ERIC Number: ED333253
Record Type: RIE
Publication Date: 1991-May
A Survey of Married Graduate Students on Sources of Stress and Their Needs for Intervention.
Nedleman, Mark D.
The pursuit of graduate studies can involve a substantial amount of personal effort, especially for married graduate students having to balance the demands of work and parenting, as well as a relationship with their spouse. This study was conducted to examine the amount of stress felt by married graduate students and to determine what student support services these students consider helpful. Differences by gender, ethnicity, parental status (with or without children), and employment status (working or not working) were explored for 84 graduate students in the School of Education at California State University. The results revealed that the greatest stress faced by the respondents was in their relationship with their spouse, followed by work/financial, parenting, recreation/leisure, and institutional support. While both genders reported the most stress from their relationship with their spouse, males reported least stress in the recreation/leisure category while females reported the least stress from parenting duties. The respondents appeared to have little time for interventions or other services. Results of chi square analysis revealed no significant differences in either gender or ethnic groups in terms of stress and institutional student support categories. Collapsed scores of the institutional student support service domains revealed disinterest on the part of the respondents. Survey forms are appended. (42 references) (NB)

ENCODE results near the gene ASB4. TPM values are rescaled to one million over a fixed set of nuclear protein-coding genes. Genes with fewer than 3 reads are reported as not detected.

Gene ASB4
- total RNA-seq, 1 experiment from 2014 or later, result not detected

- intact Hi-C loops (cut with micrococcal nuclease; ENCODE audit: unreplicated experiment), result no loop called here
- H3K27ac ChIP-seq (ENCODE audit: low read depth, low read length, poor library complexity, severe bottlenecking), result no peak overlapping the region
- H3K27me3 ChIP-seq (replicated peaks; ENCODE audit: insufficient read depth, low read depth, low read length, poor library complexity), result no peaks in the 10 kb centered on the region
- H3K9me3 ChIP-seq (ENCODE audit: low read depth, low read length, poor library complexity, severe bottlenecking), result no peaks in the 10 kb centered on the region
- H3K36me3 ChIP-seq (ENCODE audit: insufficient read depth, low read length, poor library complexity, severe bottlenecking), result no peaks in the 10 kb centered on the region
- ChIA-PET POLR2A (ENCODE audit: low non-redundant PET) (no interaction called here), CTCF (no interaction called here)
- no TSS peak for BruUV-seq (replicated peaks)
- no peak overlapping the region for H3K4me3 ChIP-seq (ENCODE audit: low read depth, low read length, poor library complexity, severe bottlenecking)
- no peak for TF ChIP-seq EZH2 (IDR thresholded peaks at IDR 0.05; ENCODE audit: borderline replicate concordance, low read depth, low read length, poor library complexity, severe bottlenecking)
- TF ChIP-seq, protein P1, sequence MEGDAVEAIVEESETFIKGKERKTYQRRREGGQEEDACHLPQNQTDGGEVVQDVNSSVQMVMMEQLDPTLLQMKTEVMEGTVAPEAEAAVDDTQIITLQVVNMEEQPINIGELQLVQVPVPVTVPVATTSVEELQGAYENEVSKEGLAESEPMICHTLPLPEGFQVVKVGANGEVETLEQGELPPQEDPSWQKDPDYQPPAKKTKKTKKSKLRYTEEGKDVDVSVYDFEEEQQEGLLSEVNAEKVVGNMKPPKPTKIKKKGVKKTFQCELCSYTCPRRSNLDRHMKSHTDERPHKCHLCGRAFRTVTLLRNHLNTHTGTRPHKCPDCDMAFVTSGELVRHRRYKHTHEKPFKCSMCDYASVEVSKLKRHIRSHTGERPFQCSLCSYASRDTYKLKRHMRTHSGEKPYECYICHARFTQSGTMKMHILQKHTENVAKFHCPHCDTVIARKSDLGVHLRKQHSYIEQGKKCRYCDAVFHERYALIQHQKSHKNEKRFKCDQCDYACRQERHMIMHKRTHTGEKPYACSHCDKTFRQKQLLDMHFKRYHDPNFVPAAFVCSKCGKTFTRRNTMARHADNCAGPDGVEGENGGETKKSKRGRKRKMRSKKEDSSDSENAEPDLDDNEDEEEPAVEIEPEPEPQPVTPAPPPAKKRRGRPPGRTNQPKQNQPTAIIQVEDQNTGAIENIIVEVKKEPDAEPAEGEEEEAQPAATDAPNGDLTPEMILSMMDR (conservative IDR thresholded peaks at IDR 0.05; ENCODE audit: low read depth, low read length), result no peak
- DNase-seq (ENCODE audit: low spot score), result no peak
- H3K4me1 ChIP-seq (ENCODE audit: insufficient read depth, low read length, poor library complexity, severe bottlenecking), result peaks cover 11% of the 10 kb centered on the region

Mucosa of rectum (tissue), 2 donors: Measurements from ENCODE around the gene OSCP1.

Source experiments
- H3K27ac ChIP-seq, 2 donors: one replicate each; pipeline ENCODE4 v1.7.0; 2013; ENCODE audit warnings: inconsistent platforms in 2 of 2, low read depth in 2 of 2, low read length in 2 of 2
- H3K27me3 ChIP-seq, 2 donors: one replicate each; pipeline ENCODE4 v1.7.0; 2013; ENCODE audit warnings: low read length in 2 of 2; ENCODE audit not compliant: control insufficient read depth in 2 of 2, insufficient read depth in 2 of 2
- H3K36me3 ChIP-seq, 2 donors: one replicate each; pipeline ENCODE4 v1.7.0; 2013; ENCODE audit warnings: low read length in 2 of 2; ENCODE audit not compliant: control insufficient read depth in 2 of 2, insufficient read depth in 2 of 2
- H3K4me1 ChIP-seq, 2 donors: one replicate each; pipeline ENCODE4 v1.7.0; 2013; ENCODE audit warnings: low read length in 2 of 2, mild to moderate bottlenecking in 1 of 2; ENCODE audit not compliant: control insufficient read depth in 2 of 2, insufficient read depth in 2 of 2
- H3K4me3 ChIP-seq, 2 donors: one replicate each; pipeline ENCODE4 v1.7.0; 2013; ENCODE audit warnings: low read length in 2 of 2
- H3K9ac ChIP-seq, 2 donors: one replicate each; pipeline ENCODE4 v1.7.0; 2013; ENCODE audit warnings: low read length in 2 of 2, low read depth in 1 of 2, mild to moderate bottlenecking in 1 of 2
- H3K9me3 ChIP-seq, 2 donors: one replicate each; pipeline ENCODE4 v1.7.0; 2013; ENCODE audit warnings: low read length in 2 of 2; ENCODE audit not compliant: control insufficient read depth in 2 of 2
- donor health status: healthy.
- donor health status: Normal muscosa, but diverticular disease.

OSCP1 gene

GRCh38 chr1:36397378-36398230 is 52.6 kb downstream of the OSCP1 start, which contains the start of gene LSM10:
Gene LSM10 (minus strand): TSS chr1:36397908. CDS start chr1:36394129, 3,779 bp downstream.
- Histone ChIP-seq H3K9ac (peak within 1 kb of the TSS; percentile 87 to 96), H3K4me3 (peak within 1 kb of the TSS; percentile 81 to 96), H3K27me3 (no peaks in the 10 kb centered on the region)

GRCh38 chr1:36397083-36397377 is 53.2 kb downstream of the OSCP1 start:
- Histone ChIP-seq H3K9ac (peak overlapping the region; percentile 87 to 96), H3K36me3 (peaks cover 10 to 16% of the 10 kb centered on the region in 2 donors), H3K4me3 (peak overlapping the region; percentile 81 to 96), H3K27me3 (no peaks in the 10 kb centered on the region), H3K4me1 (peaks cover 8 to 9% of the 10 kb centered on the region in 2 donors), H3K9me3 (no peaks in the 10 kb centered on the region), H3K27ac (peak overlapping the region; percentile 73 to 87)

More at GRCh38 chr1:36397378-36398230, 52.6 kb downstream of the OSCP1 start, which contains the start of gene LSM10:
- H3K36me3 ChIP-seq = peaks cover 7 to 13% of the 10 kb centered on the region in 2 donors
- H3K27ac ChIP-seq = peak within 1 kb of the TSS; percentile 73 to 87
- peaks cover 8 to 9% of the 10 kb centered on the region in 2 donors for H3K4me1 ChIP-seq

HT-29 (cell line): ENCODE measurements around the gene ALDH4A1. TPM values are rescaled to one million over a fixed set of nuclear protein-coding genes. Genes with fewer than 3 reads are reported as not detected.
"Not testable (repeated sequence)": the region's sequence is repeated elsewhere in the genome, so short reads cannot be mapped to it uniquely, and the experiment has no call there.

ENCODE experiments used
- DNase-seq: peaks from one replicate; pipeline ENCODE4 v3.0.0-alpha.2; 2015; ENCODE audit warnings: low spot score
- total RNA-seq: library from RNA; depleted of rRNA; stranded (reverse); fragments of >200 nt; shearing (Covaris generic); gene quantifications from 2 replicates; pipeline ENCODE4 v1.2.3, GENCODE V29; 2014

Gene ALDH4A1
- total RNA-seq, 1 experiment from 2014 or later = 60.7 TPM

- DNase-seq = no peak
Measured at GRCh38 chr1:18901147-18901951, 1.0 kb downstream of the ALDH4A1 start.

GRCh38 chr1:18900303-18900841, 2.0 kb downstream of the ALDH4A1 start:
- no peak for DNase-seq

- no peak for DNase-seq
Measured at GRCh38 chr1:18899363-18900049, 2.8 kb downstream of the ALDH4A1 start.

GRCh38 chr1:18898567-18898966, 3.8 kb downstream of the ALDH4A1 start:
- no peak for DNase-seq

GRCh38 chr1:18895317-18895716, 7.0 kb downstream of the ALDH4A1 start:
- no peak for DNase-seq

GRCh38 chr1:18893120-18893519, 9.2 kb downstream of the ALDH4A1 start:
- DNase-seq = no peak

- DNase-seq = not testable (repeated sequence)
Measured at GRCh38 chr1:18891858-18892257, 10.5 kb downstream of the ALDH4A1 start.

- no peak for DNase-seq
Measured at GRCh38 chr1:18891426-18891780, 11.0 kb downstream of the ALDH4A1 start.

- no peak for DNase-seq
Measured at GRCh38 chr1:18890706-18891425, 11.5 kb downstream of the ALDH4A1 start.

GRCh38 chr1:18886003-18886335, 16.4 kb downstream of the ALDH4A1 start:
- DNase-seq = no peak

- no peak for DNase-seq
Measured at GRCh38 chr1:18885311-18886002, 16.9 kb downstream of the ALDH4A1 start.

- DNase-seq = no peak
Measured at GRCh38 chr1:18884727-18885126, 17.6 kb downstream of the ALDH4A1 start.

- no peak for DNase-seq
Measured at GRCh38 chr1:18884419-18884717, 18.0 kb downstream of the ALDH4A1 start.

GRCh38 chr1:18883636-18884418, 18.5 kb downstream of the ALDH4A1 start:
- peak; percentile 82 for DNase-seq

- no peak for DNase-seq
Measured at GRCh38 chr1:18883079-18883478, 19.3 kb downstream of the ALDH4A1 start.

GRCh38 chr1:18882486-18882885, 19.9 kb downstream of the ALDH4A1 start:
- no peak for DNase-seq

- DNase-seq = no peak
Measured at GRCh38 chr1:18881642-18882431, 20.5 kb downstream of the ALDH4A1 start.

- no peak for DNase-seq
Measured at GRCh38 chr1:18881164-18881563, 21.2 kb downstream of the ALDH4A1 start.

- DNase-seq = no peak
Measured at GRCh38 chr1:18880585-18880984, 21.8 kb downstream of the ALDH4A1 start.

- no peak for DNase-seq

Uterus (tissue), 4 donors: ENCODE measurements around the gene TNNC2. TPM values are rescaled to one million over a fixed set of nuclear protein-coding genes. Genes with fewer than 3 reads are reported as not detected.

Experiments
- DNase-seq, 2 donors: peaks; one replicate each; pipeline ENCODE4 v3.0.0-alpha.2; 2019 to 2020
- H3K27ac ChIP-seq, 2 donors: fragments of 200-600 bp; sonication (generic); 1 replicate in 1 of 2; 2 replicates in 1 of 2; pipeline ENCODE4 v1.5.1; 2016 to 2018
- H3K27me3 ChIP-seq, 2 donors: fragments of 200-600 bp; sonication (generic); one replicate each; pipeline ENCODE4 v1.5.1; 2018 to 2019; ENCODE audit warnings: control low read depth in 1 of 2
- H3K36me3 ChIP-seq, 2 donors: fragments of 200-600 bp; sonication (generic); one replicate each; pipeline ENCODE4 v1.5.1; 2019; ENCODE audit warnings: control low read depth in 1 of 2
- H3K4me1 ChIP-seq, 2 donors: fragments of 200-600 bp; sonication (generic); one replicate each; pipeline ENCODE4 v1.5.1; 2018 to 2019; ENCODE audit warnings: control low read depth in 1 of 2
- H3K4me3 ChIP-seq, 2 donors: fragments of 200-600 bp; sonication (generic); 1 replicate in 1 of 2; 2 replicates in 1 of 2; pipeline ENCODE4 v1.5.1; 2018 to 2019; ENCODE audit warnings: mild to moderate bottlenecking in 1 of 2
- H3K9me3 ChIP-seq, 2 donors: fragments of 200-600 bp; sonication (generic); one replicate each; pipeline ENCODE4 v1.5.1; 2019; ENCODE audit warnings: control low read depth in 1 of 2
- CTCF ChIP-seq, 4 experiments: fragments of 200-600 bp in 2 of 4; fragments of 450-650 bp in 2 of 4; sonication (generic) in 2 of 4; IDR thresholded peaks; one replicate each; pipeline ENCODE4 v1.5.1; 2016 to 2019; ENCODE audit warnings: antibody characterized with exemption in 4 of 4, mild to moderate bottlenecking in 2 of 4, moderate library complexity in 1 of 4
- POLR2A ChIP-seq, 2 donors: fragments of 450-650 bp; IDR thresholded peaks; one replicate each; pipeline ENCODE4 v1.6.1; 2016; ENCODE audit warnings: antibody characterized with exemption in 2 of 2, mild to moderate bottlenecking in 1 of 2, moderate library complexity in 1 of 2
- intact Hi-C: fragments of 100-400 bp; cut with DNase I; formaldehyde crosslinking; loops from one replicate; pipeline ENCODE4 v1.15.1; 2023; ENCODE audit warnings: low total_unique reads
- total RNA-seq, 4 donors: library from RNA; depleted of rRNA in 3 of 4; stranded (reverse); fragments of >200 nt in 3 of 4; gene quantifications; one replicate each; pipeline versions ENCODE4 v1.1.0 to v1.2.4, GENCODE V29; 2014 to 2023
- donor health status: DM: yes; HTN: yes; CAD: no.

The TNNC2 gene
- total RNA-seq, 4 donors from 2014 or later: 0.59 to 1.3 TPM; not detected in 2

Publication Type: Dissertations/Theses - Masters Theses; Tests/Questionnaires
Education Level: N/A
Authoring Institution: N/A
Note: M.S. thesis, California State University, Northridge.